…“So, along with the contemporaneity of what exists, there is the contemporaneity of what has existed and continues to live.”
Here, in this masterly definition by Vittorio Sgarbi, is the connection between history and the contemporary, between classic art and the art of today’s world. And here is the explanation for the natural bond between Venice – a city of art and history by definition – and the contemporary world.
Never, as in these days, do the classic and the contemporary appear so evident and so evidently connected, as they do here in Venice.
These are the days of the Biennale… or rather, these are the days of Art.
Yes, because while the Biennale has been the driving force behind great art in the lagoon for over a century, the entire city, and we are referring to its large, small, public or private institutions, is at its side to round off such an absolute truth, which again makes this town one of the greatest international art centres.
The month of May therefore presents itself, here in Venice, as a veritable explosion of art, of all types and from all backgrounds.
It is difficult to start off from a single aspect to talk about it, because its spread and breadth are so vast that it becomes impossible, at least within our space, to offer a rational idea of the events “flooding” the city – positively, this time – starting from the presentation days at the Biennale.
Nevertheless, we have chosen a starting point in any case, and it is the image on our cover.
It is an artwork by Arshile Gorky- or rather, a reproduction of one – a symbolic image for MUVE Contemporary, that is, for the exhibition programme implemented on the occasion of the Art Biennale by the Venice City Museums Foundation, currently directed by Gabriella Belli.
Arshile Gorky, the tormented, originally Armenian artist who left his mark on the history of American expressionism, is not a contemporary artist (he passed away in 1948), but he made history regarding that modernity which is inherent in all great artists, almost in their DNA, the very same which the Biennale acknowledged in him at its important edition in 1948, the first one in the post-war period, the one which highlighted much of the Italian art of the 1950s.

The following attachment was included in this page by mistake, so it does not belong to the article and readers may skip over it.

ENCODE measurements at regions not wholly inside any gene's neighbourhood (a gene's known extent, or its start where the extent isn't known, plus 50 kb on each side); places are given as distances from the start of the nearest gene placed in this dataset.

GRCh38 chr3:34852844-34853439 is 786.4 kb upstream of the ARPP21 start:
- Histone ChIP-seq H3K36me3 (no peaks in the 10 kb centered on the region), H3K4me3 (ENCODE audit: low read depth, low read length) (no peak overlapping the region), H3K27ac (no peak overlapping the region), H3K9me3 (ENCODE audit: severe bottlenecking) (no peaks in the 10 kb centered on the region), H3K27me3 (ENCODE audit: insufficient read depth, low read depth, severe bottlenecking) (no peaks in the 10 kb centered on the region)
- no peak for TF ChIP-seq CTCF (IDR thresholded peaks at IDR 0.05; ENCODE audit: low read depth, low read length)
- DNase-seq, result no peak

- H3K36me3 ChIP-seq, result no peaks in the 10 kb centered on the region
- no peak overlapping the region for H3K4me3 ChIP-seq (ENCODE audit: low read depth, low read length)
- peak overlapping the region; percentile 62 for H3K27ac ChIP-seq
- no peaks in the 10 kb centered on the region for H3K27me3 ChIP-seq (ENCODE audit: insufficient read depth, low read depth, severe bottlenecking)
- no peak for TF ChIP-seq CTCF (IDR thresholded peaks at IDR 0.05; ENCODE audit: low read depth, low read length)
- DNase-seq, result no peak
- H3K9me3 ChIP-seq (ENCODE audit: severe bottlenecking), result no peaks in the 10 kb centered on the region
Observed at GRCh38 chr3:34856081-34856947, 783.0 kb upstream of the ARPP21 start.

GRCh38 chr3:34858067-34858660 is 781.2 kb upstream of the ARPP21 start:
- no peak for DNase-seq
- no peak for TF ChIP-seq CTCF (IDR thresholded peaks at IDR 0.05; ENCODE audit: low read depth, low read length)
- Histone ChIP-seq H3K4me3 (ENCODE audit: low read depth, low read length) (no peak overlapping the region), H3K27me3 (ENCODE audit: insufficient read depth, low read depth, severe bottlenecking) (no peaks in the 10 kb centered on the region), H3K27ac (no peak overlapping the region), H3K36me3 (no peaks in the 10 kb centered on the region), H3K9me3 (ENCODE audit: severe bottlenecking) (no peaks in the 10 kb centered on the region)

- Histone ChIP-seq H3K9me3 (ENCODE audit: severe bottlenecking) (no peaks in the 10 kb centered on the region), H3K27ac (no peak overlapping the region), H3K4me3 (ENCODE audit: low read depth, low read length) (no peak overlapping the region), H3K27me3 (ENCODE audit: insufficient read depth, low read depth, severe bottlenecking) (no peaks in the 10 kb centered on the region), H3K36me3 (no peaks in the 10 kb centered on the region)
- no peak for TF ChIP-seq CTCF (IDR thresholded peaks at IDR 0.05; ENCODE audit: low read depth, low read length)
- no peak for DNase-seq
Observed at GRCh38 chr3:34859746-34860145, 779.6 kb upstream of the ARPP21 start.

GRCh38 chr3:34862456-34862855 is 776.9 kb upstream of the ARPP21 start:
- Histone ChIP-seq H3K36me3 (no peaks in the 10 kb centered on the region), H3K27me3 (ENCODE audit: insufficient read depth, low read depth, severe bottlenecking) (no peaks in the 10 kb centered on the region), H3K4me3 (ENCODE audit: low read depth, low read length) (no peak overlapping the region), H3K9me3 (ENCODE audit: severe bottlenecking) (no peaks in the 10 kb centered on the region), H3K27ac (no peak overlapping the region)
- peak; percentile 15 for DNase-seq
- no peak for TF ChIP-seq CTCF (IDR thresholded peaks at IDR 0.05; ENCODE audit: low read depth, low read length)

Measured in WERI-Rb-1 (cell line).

The retrospective dedicated to him will be hosted at the Ca’ Pesaro museum, that Venetian temple of modern art, and will be the largest one ever dedicated to him in Italy.
MUVE showcasing will then range over several fields, presenting a series of contributions by important artists combined with its extraordinary museum venues. There are creations by the famous Finnish designer Tapio Wirkkala and poetic illusions by Matthias Schaller (both at the Museum of Glass); conceptu
al works by Flavio Favelli, conceived for the venues at Ca’Rezzonico, and photography ones on a social theme by Chiara Dynys.
These contributions are further flanked by the two important exhibitions at the Fortuny Museum, A family story dedicated to the Fortuny dynasty, and the retrospective dedicated to Korean Yun Hyong-keun; the Barry X Ball exhibition project; the site-specific installations by fashion photographer Brigitte Niedermair and by Iranian sculptor Bizhan Bassiri; the Carnet de Voyage project by Mavive, dedicated to an olfactory itinerary.
The step is very short from the Muve showcases to the Biennale ones. The 58th International Exhibition, which will see its apex during the preview days (8, 9, 10 May, while opening to the public from Saturday11), will be an inevitable point of reference for all art (and non) lovers visiting the city from the first days of May until 24 November.
Of course there is a lot to say, beginning from the title, May You Live In Interesting Times, proposed by its new director, British Ralph Rugoff, a title that is a prelude to research focused on social issues and which, as stated by the President Paolo Baratta, evokes the idea of “challenging times” and even threatening ones, but, at the same time, as he emphasises, of interesting times.
Its numbers would be sufficient to present it: 90 countries participating, represented by pavilions at the Giardini or by venues spread throughout town; 79 artists selected by the curator for the central exhibition, set up between the Giardini and the Arsenal; 21 collateral exhibitions.
This is not everything yet.
Muve and Biennale are flanked, as mentioned, by all the great institutions, with top-level events. A few suggestions?… Arp at the Peggy Guggenheim; Burri at the Cini Foundation; Marinot at Rooms of Glass; Kounellis at the Prada Foundation; Korzhev at Ca’Foscari; Tuymans at Palazzo Grassi; Leonardo da Vinci at the Galleries of the Accademia (and at palazzo Zaguri); Dubuffet at Palazzo Franchetti; Vedova at the Magazzini del Sale; Adrian Ghenie at Palazzo Cini; Joan Jones at the Church of San Lorenzo…
In short, Venice is art, not only, Venice is… “contemporaneity”.